PORTLAND, Ore. — In a statement Saturday, the Portland mayor's office advised the Portland Police Bureau not to use tear gas, or CS gas, unless there is "a serious and immediate threat to life safety."
Mayor Ted Wheeler said in a written statement:
I stand in solidarity with our non-violent demonstrators, who are sending a strong message that we are long overdue for meaningful reform and restorative justice.
Our community has serious concerns about the use of CS gas for crowd management, particularly during a time when we’re battling a pandemic. I share those concerns. Today, I directed Portland Police Chief Jami Resch that gas should not be used unless there is a serious and immediate threat to life safety, and there is no other viable alternative for dispersal. I strongly believe that gas should not be used to disperse crowds of non-violent protesters or for general crowd management purposes. It should only be used in response to violence that threatens life safety. My priority and focus are to protect the lives of demonstrators, our first responders, and the people in custody at the Justice Center.
I am confident that the Portland Police officers, Multnomah County Sheriff deputies, and Oregon State Police troopers on the ground will continue to acknowledge the voice of protesters and act in a way that reflects the professionalism that is expected and is a core value of our police force, as well as the law enforcement agencies supporting them. Night after night, they are doing what they can to prioritize and protect the public’s safety.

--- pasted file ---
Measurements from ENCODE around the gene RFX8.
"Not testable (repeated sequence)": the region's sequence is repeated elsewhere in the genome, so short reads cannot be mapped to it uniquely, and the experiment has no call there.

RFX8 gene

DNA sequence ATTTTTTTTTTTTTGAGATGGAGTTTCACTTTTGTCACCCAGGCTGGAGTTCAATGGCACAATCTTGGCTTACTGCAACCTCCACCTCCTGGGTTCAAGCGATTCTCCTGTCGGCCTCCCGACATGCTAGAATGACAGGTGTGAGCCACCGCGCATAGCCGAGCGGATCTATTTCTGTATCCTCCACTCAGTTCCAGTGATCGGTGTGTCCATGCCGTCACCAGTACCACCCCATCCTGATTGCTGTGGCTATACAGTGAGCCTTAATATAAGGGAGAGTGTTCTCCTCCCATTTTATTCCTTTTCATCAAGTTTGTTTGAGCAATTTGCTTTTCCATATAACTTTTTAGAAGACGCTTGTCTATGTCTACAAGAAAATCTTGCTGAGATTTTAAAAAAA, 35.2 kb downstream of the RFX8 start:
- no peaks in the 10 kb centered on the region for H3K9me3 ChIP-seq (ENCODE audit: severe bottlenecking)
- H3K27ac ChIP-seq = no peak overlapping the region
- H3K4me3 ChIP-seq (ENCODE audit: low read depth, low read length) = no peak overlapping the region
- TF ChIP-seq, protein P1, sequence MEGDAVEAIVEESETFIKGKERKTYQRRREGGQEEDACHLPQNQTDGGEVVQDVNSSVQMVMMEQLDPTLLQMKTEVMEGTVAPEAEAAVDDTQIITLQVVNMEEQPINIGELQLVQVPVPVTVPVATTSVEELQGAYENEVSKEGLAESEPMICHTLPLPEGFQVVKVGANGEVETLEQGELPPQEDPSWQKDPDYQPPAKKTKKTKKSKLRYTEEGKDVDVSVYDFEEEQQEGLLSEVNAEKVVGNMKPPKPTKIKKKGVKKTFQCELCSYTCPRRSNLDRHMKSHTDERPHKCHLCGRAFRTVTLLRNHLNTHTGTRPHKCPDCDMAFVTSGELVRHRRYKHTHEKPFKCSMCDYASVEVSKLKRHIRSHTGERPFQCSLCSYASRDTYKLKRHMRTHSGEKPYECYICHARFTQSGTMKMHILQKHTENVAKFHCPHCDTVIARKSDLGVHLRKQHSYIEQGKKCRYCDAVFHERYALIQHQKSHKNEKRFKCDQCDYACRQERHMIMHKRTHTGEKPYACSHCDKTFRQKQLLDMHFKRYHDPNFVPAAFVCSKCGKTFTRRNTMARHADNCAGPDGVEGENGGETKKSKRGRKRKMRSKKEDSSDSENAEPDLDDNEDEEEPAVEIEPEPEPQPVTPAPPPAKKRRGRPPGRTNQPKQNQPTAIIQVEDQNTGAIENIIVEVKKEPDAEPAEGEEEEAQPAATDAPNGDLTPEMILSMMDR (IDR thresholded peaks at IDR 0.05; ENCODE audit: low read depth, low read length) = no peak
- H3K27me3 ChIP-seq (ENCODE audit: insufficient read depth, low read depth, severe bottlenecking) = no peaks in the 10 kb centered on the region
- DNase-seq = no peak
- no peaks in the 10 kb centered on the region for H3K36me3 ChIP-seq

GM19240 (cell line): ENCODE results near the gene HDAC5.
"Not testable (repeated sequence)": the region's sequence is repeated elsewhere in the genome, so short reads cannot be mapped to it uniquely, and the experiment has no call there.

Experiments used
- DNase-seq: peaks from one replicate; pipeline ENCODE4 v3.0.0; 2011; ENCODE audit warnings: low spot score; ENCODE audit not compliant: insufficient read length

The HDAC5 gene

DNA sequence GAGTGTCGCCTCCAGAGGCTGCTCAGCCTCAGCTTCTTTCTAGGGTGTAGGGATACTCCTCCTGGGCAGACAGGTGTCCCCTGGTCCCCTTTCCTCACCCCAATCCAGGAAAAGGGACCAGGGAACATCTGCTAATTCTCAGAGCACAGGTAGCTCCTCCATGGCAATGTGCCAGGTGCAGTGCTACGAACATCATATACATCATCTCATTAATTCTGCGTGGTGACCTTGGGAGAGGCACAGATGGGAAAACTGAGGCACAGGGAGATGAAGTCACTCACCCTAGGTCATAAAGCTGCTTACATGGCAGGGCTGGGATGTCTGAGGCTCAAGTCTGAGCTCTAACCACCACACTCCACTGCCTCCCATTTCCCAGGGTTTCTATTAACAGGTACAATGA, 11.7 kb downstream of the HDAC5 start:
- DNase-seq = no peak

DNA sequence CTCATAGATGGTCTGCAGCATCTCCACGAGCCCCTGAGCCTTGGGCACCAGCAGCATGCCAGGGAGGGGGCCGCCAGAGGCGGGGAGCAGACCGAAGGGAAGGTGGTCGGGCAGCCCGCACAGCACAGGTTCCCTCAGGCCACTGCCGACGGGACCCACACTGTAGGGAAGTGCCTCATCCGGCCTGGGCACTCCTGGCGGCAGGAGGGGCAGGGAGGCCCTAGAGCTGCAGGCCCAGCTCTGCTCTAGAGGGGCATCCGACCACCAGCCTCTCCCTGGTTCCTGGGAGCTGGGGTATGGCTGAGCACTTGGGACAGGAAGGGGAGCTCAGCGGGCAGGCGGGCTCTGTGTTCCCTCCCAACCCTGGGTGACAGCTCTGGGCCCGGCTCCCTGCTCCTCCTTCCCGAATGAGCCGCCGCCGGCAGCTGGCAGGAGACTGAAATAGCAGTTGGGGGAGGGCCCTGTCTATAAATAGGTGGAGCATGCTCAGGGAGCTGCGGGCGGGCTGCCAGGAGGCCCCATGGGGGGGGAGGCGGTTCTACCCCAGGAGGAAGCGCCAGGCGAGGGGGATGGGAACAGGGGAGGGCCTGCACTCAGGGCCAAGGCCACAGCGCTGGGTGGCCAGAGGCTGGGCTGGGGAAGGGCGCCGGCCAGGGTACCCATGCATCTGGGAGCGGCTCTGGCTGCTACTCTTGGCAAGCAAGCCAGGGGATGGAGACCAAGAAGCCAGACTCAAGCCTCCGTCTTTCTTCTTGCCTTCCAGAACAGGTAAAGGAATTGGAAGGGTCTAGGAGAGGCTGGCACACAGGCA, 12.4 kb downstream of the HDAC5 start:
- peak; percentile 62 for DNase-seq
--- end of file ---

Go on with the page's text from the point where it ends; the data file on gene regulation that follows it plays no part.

My colleagues and I are acutely aware of the urgency around these issues, and will continue to work together in the coming days to put together a package of actions that address the demands we are hearing loudly from our community.
On Friday, Wheeler had told protesters outside the Multnomah County Justice Center that he supported a tear gas ban for 30 days.
Police used tear gas and other crowd control munitions late Friday night in a struggle with protesters outside the Justice Center.
It is not entirely clear how the use of tear gas will change following the Mayor's directive to Police Chief Resch. It is unclear at this time what the Mayor's office defines as a "serious or immediate threat to life safety" or whether the use of gas is still up to a ground officer's discretion.
For the past several nights, thousands of people have marched into downtown to protest police brutality and racism after the death of George Floyd, the Minneapolis man who died in police custody after an officer knelt on his neck for nearly nine minutes.
The marches have been peaceful, but police have repeatedly declared protests later in the evening near the Justice Center to be "unlawful assemblies."
Police say Justice Center protesters were throwing dangerous items at officers Friday night.
Additionally, Mayor Wheeler directed police on Friday not to use LRAD (Long Range Acoustic Device) machines to emit sonic tones to disperse crowds.
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